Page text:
Poetry Explorer- Classic Contemporary Poetry, DOMESDAY BOOK: WIDOW FORTELKA, by EDGAR LEE MASTERS



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DOMESDAY BOOK: WIDOW FORTELKA, by             Poet's Biography
First Line: Marie fortelka, widow, mother of josef
Last Line: To swim to shore! He couldn't walk the waves!
Subject(s): Death; Life; News; Soul; Widows & Widowers; Dead, The


Marie Fortelka, widow, mother of Josef,
Now seventeen, an invalid at home
In a house, in Halstead Street, his running side
Aching with broken ribs, read in the Times
Of Lowell's death the editor, dressed herself
To call on William Rummler, legal mind
For Lowell and the Times.

It was a day
When fog hung over the city, and she thought
Of fogs in Germany whence she came, and thought
Of hard conditions there when she was young.
Then as her boy, this Josef, coughed, she looked
And felt a pang at heart, a rise of wrath,
And heard him moan for broken ribs and lungs
That had been bruised or mashed. America,
Oh yes, America, she said to self,
How is it different from the land I left?
And then her husband's memory came to mind:
How he had fled his country to be free,
And come to Philadelphia, with the thrill
Of new life found, looked at the famous Hall
Which gave the Declaration, cried and laughed
And said: "The country's free, and I am here,
I am free now, a man, no more a slave."
What did he find? A job, but prices high.
Wages decreased in winter, then a strike.
He joined the union, found himself in jail
For passing hand-bills which announced the strike,
And asked the public to take note, and punish
The corporation, not to trade with it,
For its injustice toward the laborers.
And in the court he heard the judge decide:
"Free speech cannot be used to gain the ends
Of ruin by conspiracy like this
Against a business. Men from foreign lands,
Of despot rule and poverty, who come
For liberty and means of life among us
Must learn that liberty is ordered liberty,
And is not license, freedom to commit
Injury to another."

So in jail
He lay his thirty days out, went to work
Where he could find it, found the union smashed,
Himself compelled to take what job he could,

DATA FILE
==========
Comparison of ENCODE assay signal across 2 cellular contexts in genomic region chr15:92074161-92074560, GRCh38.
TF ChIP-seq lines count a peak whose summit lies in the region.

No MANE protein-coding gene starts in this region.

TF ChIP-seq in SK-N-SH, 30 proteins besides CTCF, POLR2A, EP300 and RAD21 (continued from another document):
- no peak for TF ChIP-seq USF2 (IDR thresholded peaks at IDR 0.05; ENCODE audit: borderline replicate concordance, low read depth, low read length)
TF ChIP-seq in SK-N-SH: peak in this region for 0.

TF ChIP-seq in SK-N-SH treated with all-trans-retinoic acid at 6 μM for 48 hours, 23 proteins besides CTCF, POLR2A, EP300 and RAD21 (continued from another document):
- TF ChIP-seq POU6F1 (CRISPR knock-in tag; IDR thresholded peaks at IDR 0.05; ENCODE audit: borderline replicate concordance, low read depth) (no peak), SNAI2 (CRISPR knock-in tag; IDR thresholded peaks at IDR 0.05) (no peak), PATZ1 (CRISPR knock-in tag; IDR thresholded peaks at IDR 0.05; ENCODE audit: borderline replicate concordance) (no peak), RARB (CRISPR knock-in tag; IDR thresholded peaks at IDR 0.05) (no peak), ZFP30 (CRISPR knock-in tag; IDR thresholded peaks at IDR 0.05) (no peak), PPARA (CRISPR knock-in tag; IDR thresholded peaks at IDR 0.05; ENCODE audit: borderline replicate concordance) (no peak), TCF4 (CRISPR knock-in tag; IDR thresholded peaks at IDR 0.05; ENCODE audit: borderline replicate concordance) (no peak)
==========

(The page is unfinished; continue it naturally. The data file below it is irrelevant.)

What wages he was offered. And his children
Kept coming year by year till there were eight,
And Josef was but ten. And then he died
And left this helpless family, and the boy
Sold papers on the street, ten years of age,
The widow washed.

And first he sold the Times
And helped to spread the doctrines of the Times
Of ordered liberty and epicene
Reforms of this or that. But when the Star
With millions back of it broke in the field
He changed and sold the Star, too bad for him --
Discovered something:

Josef did not know
The corners of the street are free to all,
Or free to none, where newsboys stood and sold,
And kept their stands, or rather where the powers
That kept the great conspiracy of the press
Controlled the stands, and to prevent the Star
From gaining foot-hold. Not upon this corner
Nor on that corner, any corner in short
Shall newsboys sell the Star. But Josef felt,
Being a boy, indifferent to the rules,
Well founded, true or false, that all the corners
Were free to all, and for his daring, strength
Had been selected, picked to sell the Star,
And break the ground, gain place upon the stands.
He had been warned from corners, chased and boxed
By heavy fists from corners more than once
Before the day they felled him. On that day
A monster bully, once a pugilist,
Came on him selling the Star and knocked him down,
Kicked in his ribs and broke a leg and cracked
His little skull.

And so they took him home
To Widow Fortelka and the sisters, brothers,
Whose bread he earned. And there he lay and moaned,
And when he sat up had a little cough,
Was short of breath.

And on this foggy day
When Widow Fortelka reads in the Times
That Lowell, the editor, is dead, he sits
With feet wrapped in a quilt and gets his breath
With open mouth, his face is brightly flushed;
A fetid sweetness fills the air of the room
That from his open mouth comes. Josef lingers
A few weeks yet -- he has tuberculosis.
And so his mother looks at him, resolves
To call this day on William Rummler, see
If Lowell's death has changed the state of things;
And if the legal mind will not relent
Now that the mind that fed it lies in death.
It's true enough, she thinks, I was dismissed,
And sent away for good, but never mind.
It can't be true this pugilist went farther
Than the authority of his hiring, that's
The talk this lawyer gave her, used a word
She could not keep in mind -- the lawyer said
Respondeat superior in this case
Was not in point -- and if it could be proved
This pugilist was hired by the Times,